As I often say to my husband, if I run out of kale for my green smoothie again, I’m going to “kale” myself. Terrible puns aside, the popularity of kale is undeniable: Kale is America’s favorite new superfood.
I may be a kale-eating monster with permanently green-stained teeth, but you don’t have to take my word for it.
Dr. Drew Ramsey — psychiatrist, farmer, author of 50 Shades of Kale and the enthusiast behind National Kale Day on October 1 — explains the appeal of this all-star green, “The number one reason to eat more kale is because of how versatile it is in the kitchen. You can use it in smoothies, salads, kale chips and a lot more. Kale is also easy on the planet. It grows everywhere, so eating more kale can be a great way to get more plants into your diet and support your local farming community.”
I consulted a few more health and nutrition experts to drum up the hard facts about why you need this leafy green on your plate, like yesterday.
1. All-in-one superfood
Popping a daily multivitamin is such a chore, amirite? While the importance of a daily multi can’t be underestimated, kale can play a supporting role as a well-rounded superfood in your diet. Donovan Green, celebrity fitness trainer and author of No Excuses Fitness, tells SheKnows, “Kale comes from the cabbage family, which also includes broccoli, Brussels sprouts and collard greens. Kale is a superfood and is packed with vitamins A, C and K and minerals.”
2. Beautiful skin
Barbara Komorek, former research scientist and founder of Lean Healthy and Wise, explains why kale can be a thing of beauty, “Kale is a lot higher in vitamin C than many other vegetables, and it contains 4.5 times as much as spinach. The high vitamin C content of kale will help you with collagen production. Collagen is the most abundant structural protein, so you need a lot of vitamin C to have beautiful, firm skin.”
3. Better vision
Vision loss is a far worse side effect of aging than getting your first wrinkle. The California Optometric Association has a simple solution to prevent waning eyesight that could compromise quality of life: Load up on the kale. “Kale may help protect your eye health and vision. Kale is a great source of lutein and zeaxanthin — important nutrients found in green leafy vegetables. Many studies have shown that lutein and zeaxanthin reduce the risk of chronic eye diseases, including age-related macular degeneration and cataracts.”
4. Cancer protection
Komorek cheekily calls kale the “Queen of Greens,” saying: “The chlorophyll content of most plants, especially kale, has been studied and observed to be effective in blocking carcinogenic chemicals that are produced in grilled foods and meals cooked at a high temperature. This is why it is advisable to pair charred meats with kale to ‘neutralize’ the molecules produced in food through grilling.”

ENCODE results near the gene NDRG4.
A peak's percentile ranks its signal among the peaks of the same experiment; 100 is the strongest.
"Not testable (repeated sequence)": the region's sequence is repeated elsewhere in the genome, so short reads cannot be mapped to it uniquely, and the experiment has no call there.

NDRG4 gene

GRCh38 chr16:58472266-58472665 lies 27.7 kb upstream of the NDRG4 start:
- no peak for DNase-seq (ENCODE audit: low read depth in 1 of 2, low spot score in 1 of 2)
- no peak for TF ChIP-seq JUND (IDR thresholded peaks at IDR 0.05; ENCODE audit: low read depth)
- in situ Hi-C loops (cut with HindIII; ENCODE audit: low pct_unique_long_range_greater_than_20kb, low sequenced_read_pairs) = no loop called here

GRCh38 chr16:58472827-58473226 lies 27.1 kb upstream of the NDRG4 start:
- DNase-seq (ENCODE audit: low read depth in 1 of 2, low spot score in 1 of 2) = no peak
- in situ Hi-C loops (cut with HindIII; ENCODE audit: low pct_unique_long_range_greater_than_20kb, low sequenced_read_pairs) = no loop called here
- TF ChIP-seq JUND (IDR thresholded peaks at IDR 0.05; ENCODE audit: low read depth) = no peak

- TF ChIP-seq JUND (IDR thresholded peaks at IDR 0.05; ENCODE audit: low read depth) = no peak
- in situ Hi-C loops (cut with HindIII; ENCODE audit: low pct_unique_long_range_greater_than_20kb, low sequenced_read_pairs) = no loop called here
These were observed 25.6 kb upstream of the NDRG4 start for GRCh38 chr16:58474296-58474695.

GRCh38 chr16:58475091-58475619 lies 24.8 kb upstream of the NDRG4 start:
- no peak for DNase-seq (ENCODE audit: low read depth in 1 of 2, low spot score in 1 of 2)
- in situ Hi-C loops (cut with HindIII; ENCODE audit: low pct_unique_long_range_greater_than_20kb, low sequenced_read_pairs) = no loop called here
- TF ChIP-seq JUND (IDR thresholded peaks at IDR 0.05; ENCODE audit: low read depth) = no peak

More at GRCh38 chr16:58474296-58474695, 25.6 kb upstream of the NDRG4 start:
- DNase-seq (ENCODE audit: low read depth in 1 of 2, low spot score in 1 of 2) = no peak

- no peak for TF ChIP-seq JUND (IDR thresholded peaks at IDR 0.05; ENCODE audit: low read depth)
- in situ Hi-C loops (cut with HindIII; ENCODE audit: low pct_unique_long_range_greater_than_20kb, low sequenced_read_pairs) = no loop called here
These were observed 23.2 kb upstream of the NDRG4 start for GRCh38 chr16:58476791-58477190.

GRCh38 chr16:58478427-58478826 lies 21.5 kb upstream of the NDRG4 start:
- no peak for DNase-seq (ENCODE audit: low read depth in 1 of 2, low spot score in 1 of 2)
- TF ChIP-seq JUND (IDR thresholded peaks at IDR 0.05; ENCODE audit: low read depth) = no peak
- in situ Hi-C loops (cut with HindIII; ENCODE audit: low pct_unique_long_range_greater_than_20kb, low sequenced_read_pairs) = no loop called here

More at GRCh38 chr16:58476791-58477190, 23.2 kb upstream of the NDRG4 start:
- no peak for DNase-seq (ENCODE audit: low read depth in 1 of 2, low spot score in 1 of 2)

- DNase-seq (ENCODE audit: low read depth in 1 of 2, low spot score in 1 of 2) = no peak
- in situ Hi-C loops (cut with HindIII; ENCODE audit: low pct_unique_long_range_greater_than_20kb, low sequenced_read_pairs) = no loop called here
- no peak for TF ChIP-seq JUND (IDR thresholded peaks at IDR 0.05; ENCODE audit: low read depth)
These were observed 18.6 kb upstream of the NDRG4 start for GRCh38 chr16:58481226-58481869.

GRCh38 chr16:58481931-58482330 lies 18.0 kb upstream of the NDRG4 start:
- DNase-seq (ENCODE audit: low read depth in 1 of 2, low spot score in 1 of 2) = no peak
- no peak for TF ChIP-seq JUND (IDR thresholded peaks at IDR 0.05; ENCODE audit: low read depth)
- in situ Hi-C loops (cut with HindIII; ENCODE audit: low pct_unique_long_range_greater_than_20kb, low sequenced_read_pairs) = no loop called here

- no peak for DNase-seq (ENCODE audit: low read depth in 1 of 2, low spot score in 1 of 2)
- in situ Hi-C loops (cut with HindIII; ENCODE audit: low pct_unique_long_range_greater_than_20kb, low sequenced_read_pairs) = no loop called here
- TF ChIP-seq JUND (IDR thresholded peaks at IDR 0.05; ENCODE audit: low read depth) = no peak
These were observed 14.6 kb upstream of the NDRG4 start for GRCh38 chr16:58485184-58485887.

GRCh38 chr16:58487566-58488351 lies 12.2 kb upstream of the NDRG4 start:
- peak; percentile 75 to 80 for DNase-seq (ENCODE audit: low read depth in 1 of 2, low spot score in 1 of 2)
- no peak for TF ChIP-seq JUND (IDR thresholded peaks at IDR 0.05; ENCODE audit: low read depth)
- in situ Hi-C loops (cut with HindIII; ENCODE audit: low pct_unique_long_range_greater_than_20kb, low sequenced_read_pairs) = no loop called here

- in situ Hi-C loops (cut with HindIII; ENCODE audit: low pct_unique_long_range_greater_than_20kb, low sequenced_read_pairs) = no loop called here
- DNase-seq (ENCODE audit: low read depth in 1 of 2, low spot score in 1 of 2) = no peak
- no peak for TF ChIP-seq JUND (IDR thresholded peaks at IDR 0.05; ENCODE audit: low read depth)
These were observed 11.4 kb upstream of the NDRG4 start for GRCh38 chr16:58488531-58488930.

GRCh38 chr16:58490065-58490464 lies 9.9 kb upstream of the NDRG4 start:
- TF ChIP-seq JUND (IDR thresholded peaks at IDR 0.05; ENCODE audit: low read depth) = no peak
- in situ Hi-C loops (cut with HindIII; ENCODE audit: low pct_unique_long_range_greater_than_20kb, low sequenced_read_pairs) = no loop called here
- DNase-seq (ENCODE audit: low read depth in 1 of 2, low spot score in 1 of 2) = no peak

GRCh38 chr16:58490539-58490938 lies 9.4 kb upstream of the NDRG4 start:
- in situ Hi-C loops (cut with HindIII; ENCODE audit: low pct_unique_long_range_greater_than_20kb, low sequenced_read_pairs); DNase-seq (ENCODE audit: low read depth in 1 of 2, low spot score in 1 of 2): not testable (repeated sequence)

5. Healthy hair
Megan Ware, R.D.N., L.D., owner of Nutrition Awareness, nutrition coach and counselor, says, “Want healthier looking hair? Eat more kale! Kale is high in vitamin A, a nutrient required for sebum production to keep hair moisturized. Vitamin A is also necessary for the growth of all bodily tissues, including skin and hair.”
6. Longer life
Here’s another top reason to feel pious every time you put kale on your plate: You just might live longer, according to Ware. She explains, “Eating kale is beneficial for maintaining healthy skin, hair and strong bones, as well as helping with digestion, lowering the risk for heart disease and improving blood glucose control in diabetics.” Troyleesha Brooks, NASM-certified personal trainer, adds, “Kale contains the omega-3 acid alpha-linoleic acid (ALA) that reduces type 2 diabetes, boosts the heart and is essential for brain health.”
7. Smoother digestion
Leigh Tracy, dietitian at the Center for Endocrinology at Mercy Medical Center in Baltimore, considers digestive support to be one of the prime benefits of eating kale. “Kale is full of iron, potassium, calcium and antioxidants and is a good source of fiber to help regulate bowel function. Try it in a soup, salad or smoothie! Roast it, steam it or sauté it! There are many ways to enjoy this delicious vegetable that not only taste good, but are good for you.”
8. Stronger bones
Tiffany Malone, founder and editor of Fitty Fattys, says, “Good news, vegans and those who are lactose intolerant! Kale has more calcium than cow’s milk. However, be aware, when kale is cooked, the calcium content drops significantly. So if you’re eating kale for its calcium benefit (which aids in healthy teeth, bones and hair), the best way to go is raw.” J.C. Niala, osteopath and naturopath, confirms, “Kale has better quality and higher availability of calcium than milk.”
9. Weight loss results
With its high nutrient and low calorie content, kale is a must if you want to get lean fast. René Ficek, registered dietitian and lead nutrition expert at Seattle Sutton’s Healthy Eating, says, “One cup of kale has only 36 calories, 5 grams of fiber and 0 grams of fat.” Green endorses kale as part of an overall fitness program to regulate appetite and provide stamina for a tough workout, “Kale can give you an increase of energy because of the nutrients and vitamins it contains. Kale also has a very high dose of fiber, which helps manage blood sugar and makes you feel full.”